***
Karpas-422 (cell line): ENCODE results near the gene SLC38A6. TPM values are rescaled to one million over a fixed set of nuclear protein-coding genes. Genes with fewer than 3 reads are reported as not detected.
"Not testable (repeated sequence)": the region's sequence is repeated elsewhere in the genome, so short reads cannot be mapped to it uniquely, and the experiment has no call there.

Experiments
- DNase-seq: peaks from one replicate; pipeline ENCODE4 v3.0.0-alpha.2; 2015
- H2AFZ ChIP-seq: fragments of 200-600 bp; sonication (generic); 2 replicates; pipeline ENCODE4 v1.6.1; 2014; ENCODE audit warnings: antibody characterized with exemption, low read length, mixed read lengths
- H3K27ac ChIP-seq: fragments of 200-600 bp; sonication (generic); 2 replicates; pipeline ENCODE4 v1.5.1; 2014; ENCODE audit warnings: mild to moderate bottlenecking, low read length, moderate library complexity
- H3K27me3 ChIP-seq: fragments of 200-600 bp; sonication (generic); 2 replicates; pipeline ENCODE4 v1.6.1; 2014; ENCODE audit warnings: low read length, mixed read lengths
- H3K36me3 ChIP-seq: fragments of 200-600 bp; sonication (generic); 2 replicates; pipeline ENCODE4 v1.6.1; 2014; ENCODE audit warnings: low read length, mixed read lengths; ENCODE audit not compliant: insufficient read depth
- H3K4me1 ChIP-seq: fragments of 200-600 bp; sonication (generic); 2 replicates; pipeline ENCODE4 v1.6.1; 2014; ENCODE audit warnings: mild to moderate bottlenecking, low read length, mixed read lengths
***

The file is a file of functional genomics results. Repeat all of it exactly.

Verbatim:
Karpas-422 (cell line): ENCODE results near the gene SLC38A6. TPM values are rescaled to one million over a fixed set of nuclear protein-coding genes. Genes with fewer than 3 reads are reported as not detected.
"Not testable (repeated sequence)": the region's sequence is repeated elsewhere in the genome, so short reads cannot be mapped to it uniquely, and the experiment has no call there.

Experiments
- DNase-seq: peaks from one replicate; pipeline ENCODE4 v3.0.0-alpha.2; 2015
- H2AFZ ChIP-seq: fragments of 200-600 bp; sonication (generic); 2 replicates; pipeline ENCODE4 v1.6.1; 2014; ENCODE audit warnings: antibody characterized with exemption, low read length, mixed read lengths
- H3K27ac ChIP-seq: fragments of 200-600 bp; sonication (generic); 2 replicates; pipeline ENCODE4 v1.5.1; 2014; ENCODE audit warnings: mild to moderate bottlenecking, low read length, moderate library complexity
- H3K27me3 ChIP-seq: fragments of 200-600 bp; sonication (generic); 2 replicates; pipeline ENCODE4 v1.6.1; 2014; ENCODE audit warnings: low read length, mixed read lengths
- H3K36me3 ChIP-seq: fragments of 200-600 bp; sonication (generic); 2 replicates; pipeline ENCODE4 v1.6.1; 2014; ENCODE audit warnings: low read length, mixed read lengths; ENCODE audit not compliant: insufficient read depth
- H3K4me1 ChIP-seq: fragments of 200-600 bp; sonication (generic); 2 replicates; pipeline ENCODE4 v1.6.1; 2014; ENCODE audit warnings: mild to moderate bottlenecking, low read length, mixed read lengths